“One day,” Holliday said in talking about Kent, “she was perfectly fine, walking around and, of course, not thinking about life and death issues. And then, she has a seizure at her copying machine at work. A couple weeks later, after an MRI, she found out that she had brain cancer.

“She fought it for five years and after her passing, a couple years later, we were trying to find out which way we would go with the foundation and things we could do in this community that were different than what other people were doing. We said, ‘Why not brain cancer?’ It was something that hit very close to home and was something we felt we needed to raise awareness about because it is affecting more and more people. Like all cancer research, we wanted to start an effort to help raise money and increase awareness in this area.”

From there, Holliday and his family established the Chandria Rouse Kent Brain Tumor Fund at Winship Cancer Institute of Emory University in Atlanta, through the Vonnie Holliday Foundation.

Having heard of and been affected by friends and family members who had contracted other more well-known forms of cancer, Holliday stepped in to aid in the fight against brain cancer.

“Just watching my family go through it, having to go through it myself and seeing how she changed and how it affected everybody involved …  just seeing at the time how many people weren’t aware of this issue. I certainly had no idea,” he said. “You hear about breast cancer and, I had an uncle who died of throat cancer. You hear about all these cancers, but you don’t really hear a lot about brain cancer.”

The Winship Cancer Institute of Emory University welcomed Holliday and his family’s donation toward the cause with open arms.

“Vonnie’s commitment to this effort, along with his wife Eboni, brother-in-law Darrin and mother-in-law Janie, has touched all of us,” said Walter J. Curran, MD, executive director of Winship at Emory. “That Vonnie and his family have decided to bring attention to this underserved area of research funding is humbling to all of us at Winship. They have turned their profound loss into a beacon of hope for other families.

“Our brain tumor team truly believes that among Chandria’s legacies will be that someday, other families may not have to face the tragedy that she and her family faced.”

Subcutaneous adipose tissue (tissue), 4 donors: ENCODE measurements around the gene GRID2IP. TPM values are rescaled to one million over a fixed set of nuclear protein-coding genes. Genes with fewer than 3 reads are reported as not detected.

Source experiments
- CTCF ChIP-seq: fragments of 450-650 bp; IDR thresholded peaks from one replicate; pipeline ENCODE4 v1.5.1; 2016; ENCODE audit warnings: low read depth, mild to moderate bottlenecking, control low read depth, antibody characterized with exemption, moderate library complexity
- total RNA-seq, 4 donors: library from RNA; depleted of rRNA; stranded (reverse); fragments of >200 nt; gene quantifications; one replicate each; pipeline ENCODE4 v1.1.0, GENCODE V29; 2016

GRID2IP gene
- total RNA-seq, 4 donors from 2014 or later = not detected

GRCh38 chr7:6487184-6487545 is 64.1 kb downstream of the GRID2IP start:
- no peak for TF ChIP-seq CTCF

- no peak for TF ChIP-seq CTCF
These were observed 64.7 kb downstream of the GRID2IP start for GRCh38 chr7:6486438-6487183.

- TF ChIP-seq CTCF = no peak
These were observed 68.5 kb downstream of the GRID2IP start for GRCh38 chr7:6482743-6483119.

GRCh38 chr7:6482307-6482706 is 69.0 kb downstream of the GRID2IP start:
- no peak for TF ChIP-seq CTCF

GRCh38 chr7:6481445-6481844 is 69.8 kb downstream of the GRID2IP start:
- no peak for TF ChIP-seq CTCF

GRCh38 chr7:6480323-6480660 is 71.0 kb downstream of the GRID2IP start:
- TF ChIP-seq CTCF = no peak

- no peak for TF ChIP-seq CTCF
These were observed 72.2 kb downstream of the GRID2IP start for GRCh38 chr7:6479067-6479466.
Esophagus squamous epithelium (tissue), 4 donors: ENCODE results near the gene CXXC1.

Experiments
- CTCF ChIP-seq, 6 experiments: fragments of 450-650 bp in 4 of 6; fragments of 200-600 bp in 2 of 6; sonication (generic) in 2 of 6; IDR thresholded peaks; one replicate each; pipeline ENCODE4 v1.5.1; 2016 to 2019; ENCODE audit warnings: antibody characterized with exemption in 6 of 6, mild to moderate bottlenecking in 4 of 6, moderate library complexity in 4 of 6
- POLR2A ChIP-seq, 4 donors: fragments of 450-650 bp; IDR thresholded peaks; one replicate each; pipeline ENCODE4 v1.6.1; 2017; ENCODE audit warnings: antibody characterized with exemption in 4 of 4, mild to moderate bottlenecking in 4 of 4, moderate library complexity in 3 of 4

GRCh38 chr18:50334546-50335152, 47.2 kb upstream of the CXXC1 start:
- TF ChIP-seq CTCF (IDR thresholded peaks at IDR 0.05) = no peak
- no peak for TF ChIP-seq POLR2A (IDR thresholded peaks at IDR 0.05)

Since then, Holliday and his foundation have teamed with Sak’s Fifth Avenue in Atlanta and hosted a benefit which started a grant in Kent’s name to keep her legacy going.

“The money goes toward research and helping families deal with (brain cancer) because, going through the process, there were not a lot of support groups or a lot of information out there for us. So, we sorted our way through it. It’s so much better now,” Holliday said.

Closer to his hometown, Holliday has been forced to clear hurdles thrown in his path as he continues to move forward with a Boys and Girls Club he announced plans for in 2008. Now, he said, things seem to be getting back on track for such a facility.

He said plans are in the works for another fundraiser for the club, a charity golf outing tentatively scheduled to be held April 1, the day before the running of the Carolina Cup Steeplechase Races in Camden.

Holliday admitted he was becoming agitated with the obstacles set in his path by officials with the Boys and Girls Club, especially after announcing his joining up with the organization in a party in Columbia in December of 2008. Things have hardly gone smoothly in his endeavor to give young people in Kershaw County a safe haven at which to work, play and learn.

“I’ve really been stressed and frustrated a little bit with the Boys and Girls Club of the Greater Midlands area,” he said. “We’ve been in contact, but they have kind of dropped the ball in terms of what we had going on in South Carolina.

“We were very optimistic going into this venture and very eager thinking that we were both on the same page. We were very eager to get something started in Camden and in the greater Kershaw County area. But because of budgeting and because they were not sure of how funding would go, because of the economy and keeping the programs which they already have intact afloat, they kind of shied away from it and backed out of the deal.”

Since then, Holliday said, his foundation and the Boys and Girls Clubs of the Greater Midlands have revived talks. He said it looks as if there is going to be an opportunity in the upcoming year to get things going again. The organization, he said, has started a program in Lancaster County and in Elgin. While encouraged by that, Holliday said he is not wavering from bringing a club closer to his hometown.

 “I’ve heard they (the Boys and Girls Club) started doing some good things,” he said. “But I would like to do something closer to home and kind of closer to what my vision was when we teamed up with them initially when we started this drive to get a Boys and Girls Club in our community to try and get the kids involved and away from a lot of the other things which are going on out there.

“We’ve talked about how gangs have picked up in the area. We want to steer kids away from that and, hopefully, get them some enrichment that will lead them to a more productive life.”